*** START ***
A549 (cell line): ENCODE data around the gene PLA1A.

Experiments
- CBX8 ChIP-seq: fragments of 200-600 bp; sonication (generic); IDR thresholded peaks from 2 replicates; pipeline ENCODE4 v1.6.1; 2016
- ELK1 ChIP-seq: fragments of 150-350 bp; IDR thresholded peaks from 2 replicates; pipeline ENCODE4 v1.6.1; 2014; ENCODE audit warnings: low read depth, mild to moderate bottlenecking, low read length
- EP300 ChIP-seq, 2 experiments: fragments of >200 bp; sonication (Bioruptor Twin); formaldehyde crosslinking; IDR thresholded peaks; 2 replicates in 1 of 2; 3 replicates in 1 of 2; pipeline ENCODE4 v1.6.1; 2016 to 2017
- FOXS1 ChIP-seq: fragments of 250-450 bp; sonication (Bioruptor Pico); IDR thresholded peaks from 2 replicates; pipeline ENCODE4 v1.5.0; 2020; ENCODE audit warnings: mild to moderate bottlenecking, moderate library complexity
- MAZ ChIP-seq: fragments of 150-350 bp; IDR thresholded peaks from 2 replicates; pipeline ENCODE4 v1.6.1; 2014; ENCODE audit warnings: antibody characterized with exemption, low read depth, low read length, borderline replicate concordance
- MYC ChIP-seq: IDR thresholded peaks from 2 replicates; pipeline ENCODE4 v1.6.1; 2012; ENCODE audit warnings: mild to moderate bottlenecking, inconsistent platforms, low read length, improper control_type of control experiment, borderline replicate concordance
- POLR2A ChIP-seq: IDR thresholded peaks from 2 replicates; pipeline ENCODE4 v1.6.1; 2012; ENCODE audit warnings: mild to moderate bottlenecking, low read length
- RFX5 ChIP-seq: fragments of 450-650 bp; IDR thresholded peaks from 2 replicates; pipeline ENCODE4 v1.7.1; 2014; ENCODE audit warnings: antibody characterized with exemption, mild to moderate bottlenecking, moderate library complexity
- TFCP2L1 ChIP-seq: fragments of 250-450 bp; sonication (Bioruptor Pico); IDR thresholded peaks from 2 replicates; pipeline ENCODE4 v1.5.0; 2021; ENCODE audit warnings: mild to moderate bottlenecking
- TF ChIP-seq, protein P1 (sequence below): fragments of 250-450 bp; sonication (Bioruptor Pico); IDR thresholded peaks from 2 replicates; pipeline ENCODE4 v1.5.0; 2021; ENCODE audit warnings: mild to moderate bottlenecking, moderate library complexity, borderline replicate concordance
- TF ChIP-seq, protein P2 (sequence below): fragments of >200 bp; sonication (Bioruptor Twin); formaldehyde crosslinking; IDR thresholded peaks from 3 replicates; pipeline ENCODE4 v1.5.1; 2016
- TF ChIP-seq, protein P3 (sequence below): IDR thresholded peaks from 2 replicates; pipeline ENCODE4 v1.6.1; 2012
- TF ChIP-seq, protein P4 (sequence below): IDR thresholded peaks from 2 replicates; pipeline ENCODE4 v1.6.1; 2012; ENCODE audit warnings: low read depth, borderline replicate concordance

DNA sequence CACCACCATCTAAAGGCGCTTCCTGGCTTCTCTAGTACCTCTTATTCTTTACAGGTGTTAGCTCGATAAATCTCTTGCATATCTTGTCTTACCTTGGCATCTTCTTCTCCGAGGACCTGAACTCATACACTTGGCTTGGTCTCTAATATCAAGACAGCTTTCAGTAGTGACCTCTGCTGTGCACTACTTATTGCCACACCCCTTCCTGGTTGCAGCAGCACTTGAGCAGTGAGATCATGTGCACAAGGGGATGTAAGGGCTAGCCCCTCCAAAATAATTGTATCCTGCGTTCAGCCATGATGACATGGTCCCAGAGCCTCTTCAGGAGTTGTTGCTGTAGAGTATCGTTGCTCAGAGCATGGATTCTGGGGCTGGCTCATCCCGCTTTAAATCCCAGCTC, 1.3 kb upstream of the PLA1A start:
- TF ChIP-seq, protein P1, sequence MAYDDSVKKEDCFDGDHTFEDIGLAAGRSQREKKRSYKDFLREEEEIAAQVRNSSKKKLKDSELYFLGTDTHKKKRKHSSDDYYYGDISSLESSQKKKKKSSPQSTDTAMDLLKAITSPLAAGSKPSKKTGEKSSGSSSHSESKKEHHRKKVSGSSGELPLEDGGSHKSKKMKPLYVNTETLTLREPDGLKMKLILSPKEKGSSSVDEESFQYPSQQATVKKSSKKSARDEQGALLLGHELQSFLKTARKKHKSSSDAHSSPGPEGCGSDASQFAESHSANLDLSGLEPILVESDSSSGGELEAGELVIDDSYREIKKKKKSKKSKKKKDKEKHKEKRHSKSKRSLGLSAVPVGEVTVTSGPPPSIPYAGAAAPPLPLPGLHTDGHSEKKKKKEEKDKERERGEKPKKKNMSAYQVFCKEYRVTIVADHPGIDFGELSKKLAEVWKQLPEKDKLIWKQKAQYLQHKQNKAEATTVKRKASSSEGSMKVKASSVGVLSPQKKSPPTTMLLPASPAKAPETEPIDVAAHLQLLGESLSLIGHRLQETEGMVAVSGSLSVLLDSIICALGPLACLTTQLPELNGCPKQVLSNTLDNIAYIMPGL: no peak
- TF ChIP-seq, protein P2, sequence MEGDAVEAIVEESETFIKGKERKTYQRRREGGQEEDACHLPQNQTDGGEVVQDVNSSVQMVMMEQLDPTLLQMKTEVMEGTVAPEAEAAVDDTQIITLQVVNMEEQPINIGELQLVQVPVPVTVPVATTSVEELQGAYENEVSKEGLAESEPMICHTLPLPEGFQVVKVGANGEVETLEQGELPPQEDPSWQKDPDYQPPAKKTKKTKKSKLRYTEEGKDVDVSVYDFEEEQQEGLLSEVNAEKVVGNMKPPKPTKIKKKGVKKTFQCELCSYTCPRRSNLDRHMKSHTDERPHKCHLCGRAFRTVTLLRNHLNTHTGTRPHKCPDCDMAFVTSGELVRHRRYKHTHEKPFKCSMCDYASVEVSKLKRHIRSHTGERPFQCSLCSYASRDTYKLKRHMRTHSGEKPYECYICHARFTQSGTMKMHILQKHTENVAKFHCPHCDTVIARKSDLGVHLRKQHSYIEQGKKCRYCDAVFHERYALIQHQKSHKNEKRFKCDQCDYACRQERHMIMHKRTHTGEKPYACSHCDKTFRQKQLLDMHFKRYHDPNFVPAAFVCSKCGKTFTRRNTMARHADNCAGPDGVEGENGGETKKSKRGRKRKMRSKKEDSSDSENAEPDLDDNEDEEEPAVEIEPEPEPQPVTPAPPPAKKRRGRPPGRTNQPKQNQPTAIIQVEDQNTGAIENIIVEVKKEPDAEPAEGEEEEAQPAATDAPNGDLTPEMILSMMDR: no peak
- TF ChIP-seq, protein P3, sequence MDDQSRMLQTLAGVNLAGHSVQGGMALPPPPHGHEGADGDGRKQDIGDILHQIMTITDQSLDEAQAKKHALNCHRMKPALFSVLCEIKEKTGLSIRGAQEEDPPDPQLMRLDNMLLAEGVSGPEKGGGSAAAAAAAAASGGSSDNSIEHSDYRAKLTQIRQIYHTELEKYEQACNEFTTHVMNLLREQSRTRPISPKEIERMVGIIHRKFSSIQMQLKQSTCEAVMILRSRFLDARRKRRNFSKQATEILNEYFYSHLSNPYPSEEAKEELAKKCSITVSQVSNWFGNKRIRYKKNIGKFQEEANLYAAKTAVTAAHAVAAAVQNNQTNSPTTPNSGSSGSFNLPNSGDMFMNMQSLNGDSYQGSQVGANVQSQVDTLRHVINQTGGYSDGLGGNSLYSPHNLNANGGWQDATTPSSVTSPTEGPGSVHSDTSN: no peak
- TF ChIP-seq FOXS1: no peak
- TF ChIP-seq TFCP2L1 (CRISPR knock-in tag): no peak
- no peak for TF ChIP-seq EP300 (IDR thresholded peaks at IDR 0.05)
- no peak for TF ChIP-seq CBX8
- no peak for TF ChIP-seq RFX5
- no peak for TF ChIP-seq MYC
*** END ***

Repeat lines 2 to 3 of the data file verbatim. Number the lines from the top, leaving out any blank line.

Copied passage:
Experiments
- CBX8 ChIP-seq: fragments of 200-600 bp; sonication (generic); IDR thresholded peaks from 2 replicates; pipeline ENCODE4 v1.6.1; 2016